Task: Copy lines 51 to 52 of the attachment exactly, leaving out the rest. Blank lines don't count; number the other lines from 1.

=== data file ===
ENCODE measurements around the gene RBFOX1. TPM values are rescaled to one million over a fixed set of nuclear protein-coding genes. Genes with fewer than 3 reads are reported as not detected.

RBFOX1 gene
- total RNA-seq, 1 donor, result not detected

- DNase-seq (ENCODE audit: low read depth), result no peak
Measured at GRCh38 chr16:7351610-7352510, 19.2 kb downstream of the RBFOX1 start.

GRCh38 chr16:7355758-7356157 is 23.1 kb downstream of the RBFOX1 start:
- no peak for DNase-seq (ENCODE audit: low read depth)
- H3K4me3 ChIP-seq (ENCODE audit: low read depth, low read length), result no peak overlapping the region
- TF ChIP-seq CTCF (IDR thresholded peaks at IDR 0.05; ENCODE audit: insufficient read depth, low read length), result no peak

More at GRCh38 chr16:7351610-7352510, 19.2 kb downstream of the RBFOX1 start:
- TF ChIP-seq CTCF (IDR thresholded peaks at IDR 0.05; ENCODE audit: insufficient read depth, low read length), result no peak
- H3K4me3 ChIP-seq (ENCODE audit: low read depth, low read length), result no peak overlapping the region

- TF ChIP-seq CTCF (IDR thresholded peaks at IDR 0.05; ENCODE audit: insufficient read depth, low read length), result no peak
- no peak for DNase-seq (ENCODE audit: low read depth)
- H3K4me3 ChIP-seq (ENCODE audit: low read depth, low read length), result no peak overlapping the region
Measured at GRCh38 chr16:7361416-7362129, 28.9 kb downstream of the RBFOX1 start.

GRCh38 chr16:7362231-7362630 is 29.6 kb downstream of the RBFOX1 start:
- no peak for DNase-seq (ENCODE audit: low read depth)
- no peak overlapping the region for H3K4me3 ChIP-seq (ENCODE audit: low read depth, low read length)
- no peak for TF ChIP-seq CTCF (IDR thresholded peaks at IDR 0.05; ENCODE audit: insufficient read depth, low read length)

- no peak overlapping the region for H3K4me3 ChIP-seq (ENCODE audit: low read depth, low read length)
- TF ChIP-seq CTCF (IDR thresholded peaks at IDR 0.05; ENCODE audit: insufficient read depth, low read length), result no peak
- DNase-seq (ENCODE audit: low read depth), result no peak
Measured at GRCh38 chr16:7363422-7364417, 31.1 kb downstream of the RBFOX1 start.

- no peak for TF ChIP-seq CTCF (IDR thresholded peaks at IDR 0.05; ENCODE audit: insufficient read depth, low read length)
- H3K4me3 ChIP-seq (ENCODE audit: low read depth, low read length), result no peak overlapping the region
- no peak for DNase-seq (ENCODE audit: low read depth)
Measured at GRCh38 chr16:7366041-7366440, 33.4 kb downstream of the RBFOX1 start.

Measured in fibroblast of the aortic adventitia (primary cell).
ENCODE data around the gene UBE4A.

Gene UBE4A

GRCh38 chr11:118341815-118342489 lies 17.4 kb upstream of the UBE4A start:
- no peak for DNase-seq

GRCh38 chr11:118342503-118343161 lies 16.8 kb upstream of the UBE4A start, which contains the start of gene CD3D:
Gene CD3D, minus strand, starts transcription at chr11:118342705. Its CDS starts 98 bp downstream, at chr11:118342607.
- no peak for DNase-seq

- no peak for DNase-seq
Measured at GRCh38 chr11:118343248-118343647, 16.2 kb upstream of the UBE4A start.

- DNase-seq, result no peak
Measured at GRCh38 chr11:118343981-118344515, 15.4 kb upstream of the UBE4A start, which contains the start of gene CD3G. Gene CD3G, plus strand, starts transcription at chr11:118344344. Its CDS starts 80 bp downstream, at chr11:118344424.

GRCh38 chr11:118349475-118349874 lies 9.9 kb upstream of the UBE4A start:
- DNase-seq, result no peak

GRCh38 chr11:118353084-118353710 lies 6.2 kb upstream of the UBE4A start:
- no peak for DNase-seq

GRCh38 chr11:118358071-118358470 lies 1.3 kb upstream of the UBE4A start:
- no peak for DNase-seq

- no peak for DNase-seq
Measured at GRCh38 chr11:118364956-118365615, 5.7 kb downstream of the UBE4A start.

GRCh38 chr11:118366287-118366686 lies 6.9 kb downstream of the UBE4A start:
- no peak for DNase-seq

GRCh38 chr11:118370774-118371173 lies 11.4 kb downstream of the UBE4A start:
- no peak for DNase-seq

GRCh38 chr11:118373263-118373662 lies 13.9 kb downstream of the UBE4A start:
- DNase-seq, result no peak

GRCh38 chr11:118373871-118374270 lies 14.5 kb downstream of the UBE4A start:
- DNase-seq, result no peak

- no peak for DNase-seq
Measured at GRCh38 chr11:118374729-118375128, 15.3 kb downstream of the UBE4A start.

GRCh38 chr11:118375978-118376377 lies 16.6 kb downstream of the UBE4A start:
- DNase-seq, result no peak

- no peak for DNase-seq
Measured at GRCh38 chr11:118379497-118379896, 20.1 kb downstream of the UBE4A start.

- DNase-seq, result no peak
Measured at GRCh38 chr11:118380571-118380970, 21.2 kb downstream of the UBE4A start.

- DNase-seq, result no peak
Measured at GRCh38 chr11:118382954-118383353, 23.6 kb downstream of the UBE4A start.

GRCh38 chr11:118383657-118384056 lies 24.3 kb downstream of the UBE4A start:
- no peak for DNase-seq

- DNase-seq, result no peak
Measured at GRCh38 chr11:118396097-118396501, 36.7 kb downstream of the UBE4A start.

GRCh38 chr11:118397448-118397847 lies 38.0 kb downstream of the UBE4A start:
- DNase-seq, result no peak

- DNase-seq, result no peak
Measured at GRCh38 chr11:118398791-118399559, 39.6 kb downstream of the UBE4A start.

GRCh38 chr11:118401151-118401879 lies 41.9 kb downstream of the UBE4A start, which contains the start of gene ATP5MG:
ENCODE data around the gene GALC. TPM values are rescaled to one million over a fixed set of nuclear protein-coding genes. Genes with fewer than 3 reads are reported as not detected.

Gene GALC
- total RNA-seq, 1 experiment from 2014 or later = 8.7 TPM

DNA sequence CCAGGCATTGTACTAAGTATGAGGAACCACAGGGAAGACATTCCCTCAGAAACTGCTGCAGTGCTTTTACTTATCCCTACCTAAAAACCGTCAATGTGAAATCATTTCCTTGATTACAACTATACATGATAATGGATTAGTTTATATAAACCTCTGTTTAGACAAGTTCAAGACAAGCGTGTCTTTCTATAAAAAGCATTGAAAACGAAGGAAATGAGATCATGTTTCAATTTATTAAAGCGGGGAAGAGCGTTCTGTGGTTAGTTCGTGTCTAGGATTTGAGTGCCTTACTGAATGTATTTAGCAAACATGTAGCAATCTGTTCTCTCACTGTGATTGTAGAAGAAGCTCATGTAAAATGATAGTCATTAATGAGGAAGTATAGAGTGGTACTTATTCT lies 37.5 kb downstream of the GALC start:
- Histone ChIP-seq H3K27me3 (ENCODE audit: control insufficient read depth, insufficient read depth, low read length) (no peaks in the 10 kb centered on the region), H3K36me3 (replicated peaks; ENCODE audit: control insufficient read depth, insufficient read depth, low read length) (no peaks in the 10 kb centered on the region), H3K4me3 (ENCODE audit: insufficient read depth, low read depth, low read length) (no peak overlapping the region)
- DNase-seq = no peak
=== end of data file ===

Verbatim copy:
GRCh38 chr11:118370774-118371173 lies 11.4 kb downstream of the UBE4A start:
- no peak for DNase-seq